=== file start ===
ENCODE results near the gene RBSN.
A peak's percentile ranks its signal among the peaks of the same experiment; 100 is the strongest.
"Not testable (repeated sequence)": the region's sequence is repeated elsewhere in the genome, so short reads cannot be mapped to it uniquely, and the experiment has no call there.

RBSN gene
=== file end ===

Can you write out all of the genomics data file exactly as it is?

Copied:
ENCODE results near the gene RBSN.
A peak's percentile ranks its signal among the peaks of the same experiment; 100 is the strongest.
"Not testable (repeated sequence)": the region's sequence is repeated elsewhere in the genome, so short reads cannot be mapped to it uniquely, and the experiment has no call there.

RBSN gene